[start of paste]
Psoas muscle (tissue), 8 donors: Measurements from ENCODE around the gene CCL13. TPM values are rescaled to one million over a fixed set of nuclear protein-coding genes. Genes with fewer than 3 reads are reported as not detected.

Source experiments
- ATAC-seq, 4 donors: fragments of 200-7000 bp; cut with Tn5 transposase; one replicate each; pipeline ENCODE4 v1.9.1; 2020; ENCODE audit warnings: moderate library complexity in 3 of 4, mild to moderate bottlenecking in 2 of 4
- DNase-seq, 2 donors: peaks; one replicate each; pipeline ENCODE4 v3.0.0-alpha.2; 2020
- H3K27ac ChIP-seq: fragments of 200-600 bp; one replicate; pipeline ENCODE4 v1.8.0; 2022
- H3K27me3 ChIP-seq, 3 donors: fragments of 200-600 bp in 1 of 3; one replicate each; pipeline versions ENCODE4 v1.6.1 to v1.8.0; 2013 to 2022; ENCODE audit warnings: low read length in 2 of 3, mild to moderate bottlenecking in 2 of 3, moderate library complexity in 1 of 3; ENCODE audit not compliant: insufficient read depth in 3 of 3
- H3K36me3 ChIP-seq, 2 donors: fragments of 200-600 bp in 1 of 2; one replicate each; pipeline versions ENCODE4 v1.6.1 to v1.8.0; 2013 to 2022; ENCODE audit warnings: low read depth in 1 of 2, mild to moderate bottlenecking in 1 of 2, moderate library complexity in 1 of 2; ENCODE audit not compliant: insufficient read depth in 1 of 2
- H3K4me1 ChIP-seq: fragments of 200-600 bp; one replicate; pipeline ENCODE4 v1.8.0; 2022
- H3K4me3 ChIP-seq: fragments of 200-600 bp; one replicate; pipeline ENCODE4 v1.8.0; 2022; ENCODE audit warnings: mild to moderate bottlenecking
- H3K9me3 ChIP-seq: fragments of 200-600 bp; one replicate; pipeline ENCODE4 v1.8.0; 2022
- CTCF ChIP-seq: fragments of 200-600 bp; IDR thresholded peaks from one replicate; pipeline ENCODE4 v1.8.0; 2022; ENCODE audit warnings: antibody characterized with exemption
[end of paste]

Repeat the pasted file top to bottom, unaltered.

Psoas muscle (tissue), 8 donors: Measurements from ENCODE around the gene CCL13. TPM values are rescaled to one million over a fixed set of nuclear protein-coding genes. Genes with fewer than 3 reads are reported as not detected.

Source experiments
- ATAC-seq, 4 donors: fragments of 200-7000 bp; cut with Tn5 transposase; one replicate each; pipeline ENCODE4 v1.9.1; 2020; ENCODE audit warnings: moderate library complexity in 3 of 4, mild to moderate bottlenecking in 2 of 4
- DNase-seq, 2 donors: peaks; one replicate each; pipeline ENCODE4 v3.0.0-alpha.2; 2020
- H3K27ac ChIP-seq: fragments of 200-600 bp; one replicate; pipeline ENCODE4 v1.8.0; 2022
- H3K27me3 ChIP-seq, 3 donors: fragments of 200-600 bp in 1 of 3; one replicate each; pipeline versions ENCODE4 v1.6.1 to v1.8.0; 2013 to 2022; ENCODE audit warnings: low read length in 2 of 3, mild to moderate bottlenecking in 2 of 3, moderate library complexity in 1 of 3; ENCODE audit not compliant: insufficient read depth in 3 of 3
- H3K36me3 ChIP-seq, 2 donors: fragments of 200-600 bp in 1 of 2; one replicate each; pipeline versions ENCODE4 v1.6.1 to v1.8.0; 2013 to 2022; ENCODE audit warnings: low read depth in 1 of 2, mild to moderate bottlenecking in 1 of 2, moderate library complexity in 1 of 2; ENCODE audit not compliant: insufficient read depth in 1 of 2
- H3K4me1 ChIP-seq: fragments of 200-600 bp; one replicate; pipeline ENCODE4 v1.8.0; 2022
- H3K4me3 ChIP-seq: fragments of 200-600 bp; one replicate; pipeline ENCODE4 v1.8.0; 2022; ENCODE audit warnings: mild to moderate bottlenecking
- H3K9me3 ChIP-seq: fragments of 200-600 bp; one replicate; pipeline ENCODE4 v1.8.0; 2022
- CTCF ChIP-seq: fragments of 200-600 bp; IDR thresholded peaks from one replicate; pipeline ENCODE4 v1.8.0; 2022; ENCODE audit warnings: antibody characterized with exemption